# Modeling a Small Ball Rolling Off a Bigger ball

A friend gave a challenging math problem to solve for fun, but since I'm a high school calc student, it's too hard for me to figure out.

If a small ball is at the top of a larger stationary sphere (radius = $1$) and it starts to roll down the side, at what point will the smaller ball lose contact with the larger sphere?

I got off to a good start, but then got stuck. Here's my work. If you don't care to read it all, you can skip to the last paragraph:

I first aim to find the velocity. I start with the acceleration of the ball: $a = g\dot{}\sin(\theta)$ where theta is the angle of inclination the ball is rolling at any given instant. The derivative of the circle equation gives the slope of this incline. The circle is modeled by $f(x) = \sqrt{1-x^2}$ and $f'(x)= -x\dot{}(1-x^2)^{-1/2} \$Therefore: $\ \theta = \tan^{-1}(f'(x))$.

Substituting this back into the original equation, this is where it gets ugly:

$$a = g\dot{}\sin\left(\tan^{-1}(f'(x))\right)$$

I figured I needed to put all of this is terms of time, so I change $x$, horizontal displacement of the ball, to $s(t)$, and $a$ to $a(t)$. Using my current knowledge of kinematics, I can relate displacement to acceleration such that

$s(t) = \int_{}v(t)~dt \$ and $\ v(t) = \int_{}a(t)~dt$

so if I'm not mistaken

$$s(t) = \int_{}\int_{}a(t)\ dt\ dt$$

So, substituting this all back into my original equation, I get this:

$$a(t) = g\dot{}\sin\left(\tan^{-1}\left(f'(\int_{}\int_{}a(t)\ dt\ dt)\right)\right)$$

Not sure if this is even correct syntax at this point. Anyways, I got everything in terms of $a$! But, I've never formally learned to solve DE's, so I'm not sure what to do next or if this DE is solvable, and if it is, it must be so complex that it's not a practical solution. There must be a simpler way that I'm missing, what do I do? After solving for the velocity, how would I use it to find when the ball loses contact with the larger sphere?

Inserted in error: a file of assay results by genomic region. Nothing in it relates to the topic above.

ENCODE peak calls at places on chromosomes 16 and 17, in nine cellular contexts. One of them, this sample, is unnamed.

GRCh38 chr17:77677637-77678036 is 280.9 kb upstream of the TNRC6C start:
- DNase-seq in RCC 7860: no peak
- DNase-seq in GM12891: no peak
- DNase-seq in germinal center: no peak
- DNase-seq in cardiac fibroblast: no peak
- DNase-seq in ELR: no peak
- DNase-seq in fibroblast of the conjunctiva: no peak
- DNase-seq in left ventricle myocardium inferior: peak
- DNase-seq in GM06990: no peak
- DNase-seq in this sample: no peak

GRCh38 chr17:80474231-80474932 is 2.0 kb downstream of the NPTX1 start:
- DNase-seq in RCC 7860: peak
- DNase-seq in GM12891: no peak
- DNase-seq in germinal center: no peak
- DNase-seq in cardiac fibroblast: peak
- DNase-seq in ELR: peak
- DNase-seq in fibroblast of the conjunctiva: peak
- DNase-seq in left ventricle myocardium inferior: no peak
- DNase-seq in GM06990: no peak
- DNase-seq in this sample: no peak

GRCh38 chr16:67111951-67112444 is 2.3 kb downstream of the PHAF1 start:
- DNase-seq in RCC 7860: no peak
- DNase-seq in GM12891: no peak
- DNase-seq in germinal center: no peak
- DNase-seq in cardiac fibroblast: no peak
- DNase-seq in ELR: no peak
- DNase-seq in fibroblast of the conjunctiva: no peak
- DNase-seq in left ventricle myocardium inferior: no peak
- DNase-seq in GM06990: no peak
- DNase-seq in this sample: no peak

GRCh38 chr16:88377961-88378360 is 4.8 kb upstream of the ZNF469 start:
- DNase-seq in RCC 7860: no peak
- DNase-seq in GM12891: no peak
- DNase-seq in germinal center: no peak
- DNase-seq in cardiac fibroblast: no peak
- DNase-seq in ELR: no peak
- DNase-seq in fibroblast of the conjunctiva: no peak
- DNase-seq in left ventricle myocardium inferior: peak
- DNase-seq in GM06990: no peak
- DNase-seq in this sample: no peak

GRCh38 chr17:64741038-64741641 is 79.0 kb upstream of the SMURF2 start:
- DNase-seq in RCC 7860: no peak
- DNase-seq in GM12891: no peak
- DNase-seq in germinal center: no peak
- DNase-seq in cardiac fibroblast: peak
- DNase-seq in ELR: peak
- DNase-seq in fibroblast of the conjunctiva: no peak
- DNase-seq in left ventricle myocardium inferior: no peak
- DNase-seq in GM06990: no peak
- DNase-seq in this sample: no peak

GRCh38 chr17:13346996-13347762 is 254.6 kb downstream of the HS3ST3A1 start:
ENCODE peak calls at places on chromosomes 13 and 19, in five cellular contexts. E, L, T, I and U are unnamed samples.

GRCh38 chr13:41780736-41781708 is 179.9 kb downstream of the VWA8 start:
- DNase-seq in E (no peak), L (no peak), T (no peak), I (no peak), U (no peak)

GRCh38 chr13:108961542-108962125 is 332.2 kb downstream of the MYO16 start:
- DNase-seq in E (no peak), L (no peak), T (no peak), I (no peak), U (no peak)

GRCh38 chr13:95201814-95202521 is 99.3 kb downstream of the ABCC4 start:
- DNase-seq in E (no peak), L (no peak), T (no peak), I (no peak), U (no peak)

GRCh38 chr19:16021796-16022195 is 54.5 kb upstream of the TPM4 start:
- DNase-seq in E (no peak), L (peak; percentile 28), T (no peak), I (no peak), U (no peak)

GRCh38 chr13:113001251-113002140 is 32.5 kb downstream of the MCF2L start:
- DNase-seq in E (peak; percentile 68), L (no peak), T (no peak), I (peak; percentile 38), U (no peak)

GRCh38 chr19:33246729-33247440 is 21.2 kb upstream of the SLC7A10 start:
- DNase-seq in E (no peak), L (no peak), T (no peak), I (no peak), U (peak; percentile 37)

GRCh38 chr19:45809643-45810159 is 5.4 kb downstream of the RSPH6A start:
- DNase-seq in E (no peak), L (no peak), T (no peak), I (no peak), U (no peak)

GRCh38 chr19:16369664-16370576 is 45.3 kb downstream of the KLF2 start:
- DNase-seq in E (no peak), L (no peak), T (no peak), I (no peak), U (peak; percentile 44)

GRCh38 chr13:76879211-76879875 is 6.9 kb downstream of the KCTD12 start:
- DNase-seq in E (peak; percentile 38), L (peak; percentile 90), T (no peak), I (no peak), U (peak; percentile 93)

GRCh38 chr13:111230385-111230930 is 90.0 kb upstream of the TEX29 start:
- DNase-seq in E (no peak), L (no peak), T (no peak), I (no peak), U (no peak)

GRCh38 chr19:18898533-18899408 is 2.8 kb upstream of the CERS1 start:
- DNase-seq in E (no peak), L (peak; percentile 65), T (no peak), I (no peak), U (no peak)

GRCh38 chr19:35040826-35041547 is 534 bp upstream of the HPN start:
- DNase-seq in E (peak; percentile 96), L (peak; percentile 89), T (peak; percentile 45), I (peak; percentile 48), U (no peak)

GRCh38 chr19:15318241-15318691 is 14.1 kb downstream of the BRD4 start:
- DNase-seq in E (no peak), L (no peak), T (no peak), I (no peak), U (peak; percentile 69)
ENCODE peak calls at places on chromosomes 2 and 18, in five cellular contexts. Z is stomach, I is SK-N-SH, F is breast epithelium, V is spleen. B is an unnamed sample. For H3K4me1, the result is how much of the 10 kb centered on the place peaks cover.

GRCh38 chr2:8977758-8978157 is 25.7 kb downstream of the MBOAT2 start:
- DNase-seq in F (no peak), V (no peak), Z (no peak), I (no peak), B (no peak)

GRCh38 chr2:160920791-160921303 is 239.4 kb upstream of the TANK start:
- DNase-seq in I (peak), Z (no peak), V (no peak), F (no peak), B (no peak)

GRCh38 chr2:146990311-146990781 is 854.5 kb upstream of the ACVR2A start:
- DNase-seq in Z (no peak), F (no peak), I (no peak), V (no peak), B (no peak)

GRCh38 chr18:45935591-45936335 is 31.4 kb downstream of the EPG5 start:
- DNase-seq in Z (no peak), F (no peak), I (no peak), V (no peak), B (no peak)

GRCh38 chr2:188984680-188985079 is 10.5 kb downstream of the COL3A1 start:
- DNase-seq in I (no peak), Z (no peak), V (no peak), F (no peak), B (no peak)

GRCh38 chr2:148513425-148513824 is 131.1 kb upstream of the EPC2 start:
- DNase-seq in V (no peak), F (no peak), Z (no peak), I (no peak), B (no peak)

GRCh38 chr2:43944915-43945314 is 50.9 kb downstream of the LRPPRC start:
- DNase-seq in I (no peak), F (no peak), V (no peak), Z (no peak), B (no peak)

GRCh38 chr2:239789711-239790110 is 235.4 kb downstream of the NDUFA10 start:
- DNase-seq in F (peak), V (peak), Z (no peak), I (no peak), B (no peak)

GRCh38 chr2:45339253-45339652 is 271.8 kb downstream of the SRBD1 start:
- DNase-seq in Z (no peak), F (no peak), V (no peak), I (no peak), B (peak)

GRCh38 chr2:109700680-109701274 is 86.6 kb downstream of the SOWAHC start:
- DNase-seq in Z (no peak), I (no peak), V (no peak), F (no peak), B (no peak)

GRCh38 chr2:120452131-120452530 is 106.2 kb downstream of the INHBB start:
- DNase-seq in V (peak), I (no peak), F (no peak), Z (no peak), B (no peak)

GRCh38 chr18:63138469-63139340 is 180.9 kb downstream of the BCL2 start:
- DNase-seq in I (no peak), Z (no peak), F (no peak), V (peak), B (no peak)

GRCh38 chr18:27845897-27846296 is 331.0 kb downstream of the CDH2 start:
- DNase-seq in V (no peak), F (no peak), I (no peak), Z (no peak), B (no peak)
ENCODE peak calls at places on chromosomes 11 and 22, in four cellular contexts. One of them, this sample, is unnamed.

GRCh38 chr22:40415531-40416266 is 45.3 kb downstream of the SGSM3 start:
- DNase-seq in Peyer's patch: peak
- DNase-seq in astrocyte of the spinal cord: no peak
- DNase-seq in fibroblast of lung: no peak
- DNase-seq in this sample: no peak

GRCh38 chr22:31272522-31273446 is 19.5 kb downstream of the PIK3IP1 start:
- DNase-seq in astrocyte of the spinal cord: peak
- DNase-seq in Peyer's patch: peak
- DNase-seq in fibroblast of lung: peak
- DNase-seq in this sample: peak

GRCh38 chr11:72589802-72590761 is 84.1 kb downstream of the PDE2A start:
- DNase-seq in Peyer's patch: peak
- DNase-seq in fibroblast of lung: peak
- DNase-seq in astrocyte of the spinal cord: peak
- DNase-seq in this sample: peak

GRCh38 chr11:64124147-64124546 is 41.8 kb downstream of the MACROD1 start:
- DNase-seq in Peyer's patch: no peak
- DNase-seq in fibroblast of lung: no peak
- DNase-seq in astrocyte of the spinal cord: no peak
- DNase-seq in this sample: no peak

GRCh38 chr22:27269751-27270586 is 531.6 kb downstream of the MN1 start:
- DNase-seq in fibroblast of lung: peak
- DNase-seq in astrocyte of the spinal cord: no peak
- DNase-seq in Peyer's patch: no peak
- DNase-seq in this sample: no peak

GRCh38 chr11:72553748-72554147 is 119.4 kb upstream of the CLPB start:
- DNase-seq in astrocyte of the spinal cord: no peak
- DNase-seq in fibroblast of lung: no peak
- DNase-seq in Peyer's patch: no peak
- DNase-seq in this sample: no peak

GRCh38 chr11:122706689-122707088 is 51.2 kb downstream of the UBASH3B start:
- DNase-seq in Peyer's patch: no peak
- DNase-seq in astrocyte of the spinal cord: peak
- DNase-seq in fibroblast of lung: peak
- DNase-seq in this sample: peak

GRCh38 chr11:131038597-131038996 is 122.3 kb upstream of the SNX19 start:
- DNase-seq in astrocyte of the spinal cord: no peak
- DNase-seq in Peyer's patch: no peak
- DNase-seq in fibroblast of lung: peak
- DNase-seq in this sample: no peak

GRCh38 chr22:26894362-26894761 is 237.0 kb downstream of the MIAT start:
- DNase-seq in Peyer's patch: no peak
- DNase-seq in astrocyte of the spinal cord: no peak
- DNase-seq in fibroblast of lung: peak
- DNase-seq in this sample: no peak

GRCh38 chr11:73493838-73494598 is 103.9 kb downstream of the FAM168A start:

• Rolling makes things even more difficult, as for a rolling (solid, homogenous) ball, $2/7$ of the total kinetic energy (if I recall correctly) is rotational and not translational. – Arthur Jan 30 '17 at 23:21
• @Arthur I didn't know this. I don't know if the problem is intended to take this into account or not, so let's ignore that detail for now :) – Ryan Jan 30 '17 at 23:25
• This can be done in the general case for arbitrary moments of inertia (though it genuinely only makes sense for bodies that actually roll unlike an arbitrary parallelepiped shape) and it reduces down to the case of a body sliding in the limit of zero moment of inertia. :) – Triatticus Jan 31 '17 at 4:52

If we ignore the rolling motion of the small ball with mass $m$ (it slides over the spherical surface), we can write these equations:

\begin{cases}mg\cos\theta-R=m{v^2\over r}\hspace{3cm}\text{Newton's law along the radius}\\mgr+0=mgr\cos\theta+{1\over2}mv^2\hspace{1,3cm}\text{Conservation of energy}\end{cases} The small mass loses contact with the sphere when the reaction $R$ is zero, so from the first equation:

$$mg\cos\theta=m{v^2\over r}$$ $$mv^2=mgr\cos\theta$$

where $\theta$ is the angle between the radius $r$ of the sphere and the vertical line passing through the center.

Thus, replacing into the second equation: $$mgr=mgr\cos\theta+{1\over2}mgr\cos\theta\longrightarrow 1=\cos\theta+{1\over2}\cos\theta$$ $$\cos\theta={2\over3}$$ $$\theta=\arccos\left({2\over3}\right)$$

Rolling motion

If we take into account the rotation motion of the small ball (we'll consider simple rolling motion, i.e without slip along the surface), we can write equations similar to the previous ones:

\begin{cases}mg\cos\theta-R=m{v_{cm}^2\over r+r'}\hspace{7cm}\text{Newton's law along the radius}\\mg(r+r')+0=mg(r+r')\cos\theta+{1\over2}mv_{cm}^2+{1\over2}I\omega^2\hspace{1,3cm}\text{Conservation of energy}\end{cases}

where $v_{cm}=\omega r'$ is the speed of the center of mass, $r'$ is the radius of the small ball, $\omega$ is the angular velocity of the small ball and $I={2\over5}mr'^2$ is the moment of inertia of the small ball respect to its center. Solving the system we get:

$$\cos\theta={2m\over 3m+{I\over r'^2}}$$

If $I=0$, as in the first case, we obtain the previous solution.

• @Ryan I add something for completeness – MattG88 Feb 1 '17 at 20:32
• Very nice. I could never do these types of problems. – marty cohen Feb 1 '17 at 20:47
• @martycohen Thank you marty!! I think you can do it ;-) – MattG88 Feb 2 '17 at 0:21
• @MattG88 you can use the fact that v = ωr to simplify the answer and get that the angle is arccos(10/17). – Eliot Mar 8 at 4:05